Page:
She was walking on concrete, a little wobbly, "OK, I just can't look," I said, and looked away.

My friend was right--she was fine without me. Not that I could leave her--she has new, strict rules about my departure at any given time--but she could leave me whenever she wanted to go.

It's something I have to get used to.

Our independence.

Ella is free to go.

And I have to let go.

Monday, August 22, 2011

Music and Dancing is Always in Fashion

It's the Copa Cabana around here.

Last night I made dinner--fish and risotto just so you know--and Ella watched from her play yard.

Part of how I get away with leaving her "alone" while I cook includes music. And dancing.

I dance big.

I dance like my 15 month old is watching.

She giggles and shakes her bootie.

There are arm movements and head shaking involved in our dancing.

Until she whacked her head against the wall of the play yard and I had to rescue her. (Fortunately just before I got the risotto started.)

Her first dancing injury. 

Luckily, the memory of a toddler is short, and we were back to the boogie after some cuddles and playing in the living room with oh-so-safe stacking cups.

With any luck there will be video of her dancing soon. As for my dancing, well, that's just for Ella to see.(And BTW, isn't it neat that I have the energy to dance vigorously while I cook? Things aren't all bad around here.)

Sunday, August 21, 2011

walking

Our lives are heavily ruled by Ella's walking experience these days. We have a play yard in the dining room, so that she can be near us when we are cooking or eating. She loves it.

Sometimes.


Mostly she prefers to choose toys from the toy bucket so that she can play in the freedom of the living room.



Friday, August 19, 2011

Dryer Sheets

Ella has been helping me sort laundry for months. When she gets to the dryer sheet I always take it away from her before she can put it into her mouth.

Today, when we were sorting and folding towels (I'm in charge of the folding, she does the "sorting"), she found the dryer sheet.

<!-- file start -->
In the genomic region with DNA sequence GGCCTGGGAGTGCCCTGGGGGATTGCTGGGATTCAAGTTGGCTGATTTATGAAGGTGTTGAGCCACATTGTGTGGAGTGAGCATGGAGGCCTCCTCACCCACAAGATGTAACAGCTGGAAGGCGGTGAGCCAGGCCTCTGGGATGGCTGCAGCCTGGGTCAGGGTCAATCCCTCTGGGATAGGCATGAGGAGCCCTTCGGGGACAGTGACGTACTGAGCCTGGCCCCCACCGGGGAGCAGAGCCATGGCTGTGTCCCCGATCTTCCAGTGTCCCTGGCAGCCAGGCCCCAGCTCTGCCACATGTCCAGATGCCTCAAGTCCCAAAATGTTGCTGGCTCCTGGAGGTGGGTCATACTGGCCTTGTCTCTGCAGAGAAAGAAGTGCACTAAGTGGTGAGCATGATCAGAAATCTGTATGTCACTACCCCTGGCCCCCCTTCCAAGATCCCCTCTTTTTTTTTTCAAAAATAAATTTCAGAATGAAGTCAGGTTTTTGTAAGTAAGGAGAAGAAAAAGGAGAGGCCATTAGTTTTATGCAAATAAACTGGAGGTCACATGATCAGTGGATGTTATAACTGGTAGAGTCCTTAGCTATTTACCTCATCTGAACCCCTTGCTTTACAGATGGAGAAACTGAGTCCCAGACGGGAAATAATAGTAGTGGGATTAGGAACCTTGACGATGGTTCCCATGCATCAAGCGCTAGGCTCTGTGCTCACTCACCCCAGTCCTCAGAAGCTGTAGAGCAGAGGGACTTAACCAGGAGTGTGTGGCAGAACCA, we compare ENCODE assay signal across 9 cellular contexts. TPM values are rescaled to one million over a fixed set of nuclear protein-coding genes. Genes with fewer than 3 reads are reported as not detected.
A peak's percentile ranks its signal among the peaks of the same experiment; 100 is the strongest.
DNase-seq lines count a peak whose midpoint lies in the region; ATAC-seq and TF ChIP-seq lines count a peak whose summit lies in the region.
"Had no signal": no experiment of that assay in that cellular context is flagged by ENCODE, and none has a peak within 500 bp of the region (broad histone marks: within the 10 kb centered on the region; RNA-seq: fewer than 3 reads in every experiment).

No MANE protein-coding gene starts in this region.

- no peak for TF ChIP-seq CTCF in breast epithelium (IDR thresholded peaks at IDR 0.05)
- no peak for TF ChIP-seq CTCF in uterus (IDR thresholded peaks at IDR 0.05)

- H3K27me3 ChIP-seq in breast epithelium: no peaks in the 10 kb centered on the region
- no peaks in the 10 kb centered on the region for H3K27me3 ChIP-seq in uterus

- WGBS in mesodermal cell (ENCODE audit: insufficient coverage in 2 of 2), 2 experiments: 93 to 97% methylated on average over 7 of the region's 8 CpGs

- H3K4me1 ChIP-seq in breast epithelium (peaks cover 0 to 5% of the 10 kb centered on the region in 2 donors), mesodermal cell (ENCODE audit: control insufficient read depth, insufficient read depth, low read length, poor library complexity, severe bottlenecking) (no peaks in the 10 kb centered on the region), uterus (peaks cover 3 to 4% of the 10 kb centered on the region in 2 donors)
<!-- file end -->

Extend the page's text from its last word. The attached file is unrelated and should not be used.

She looked at it, got up, toddled over to the wastebasket and threw it away.

I love that girl.

Tuesday, August 16, 2011

How are you?

It's easy to blog about feeling miserable.

But how do you enter a post saying, "Fine thanks, and you?"

Of course though, things aren't fine, but they're so much better that I haven't felt like writing because I felt awkward about saying I'm better. Things are a 7 out of 10--10 being best, 7, in my point of view, being C average. Which is better than a 5, but still not good enough.

So yesterday I went back to San Diego--the euphemism for going to see my therapist and psychiatrist.

I explained that I did OK when there was something to do--taking care of Ella, going on play dates (especially going on play dates), getting stuff done. But dropping her off at my mom's house to be taken care of for the day, having to drive for almost 4 hours total alone with my thoughts, no one to worry about in the backseat, that was hard.

There are times when I feel liberated by my alone time driving to San Diego. But when I'm in a low part of the Bipolar II cycle (which can take years to go around, or just days or hours or minutes--but right now years), I hate that I have to do this. I hate that I have to leave my girl. I hate that I have to take so much medicine. I hate that I can't just be normal.

Whatever that is.

The other night when I was tossing and turning because of Restless Leg Syndrome (a side effect of a medication that is working well on my mood but wreaking havoc on my body), I thought, "I wish I could just do a meds cleanse. That I could go off it all and feel great and then go back on little by little til the right combination was achieved."

But I know it doesn't work that way.

For one thing, this is me. I'm not some other person because I take my medicine, I'm who I am without the bizarre demons running through my head.

I'm just a person the way a diabetic on insulin is just a person. We watch our levels and live our lives just the same. 

Let's talk about Medicine A (I don't like to name them here because everyone reacts differently to meds and I don't want anyone starting or stopping something because of my experience with a drug).  Medicine A sucks. And it's saving my life.

Medicine A has the side effect of making me fat (it slows my metabolism, making me not the always-skinny girl I once was, skinny with or without exercise, no matter what I ate). It has the side effect of Restless Leg Syndrome, which makes it difficult if not impossible (depending on the night) for me to fall asleep.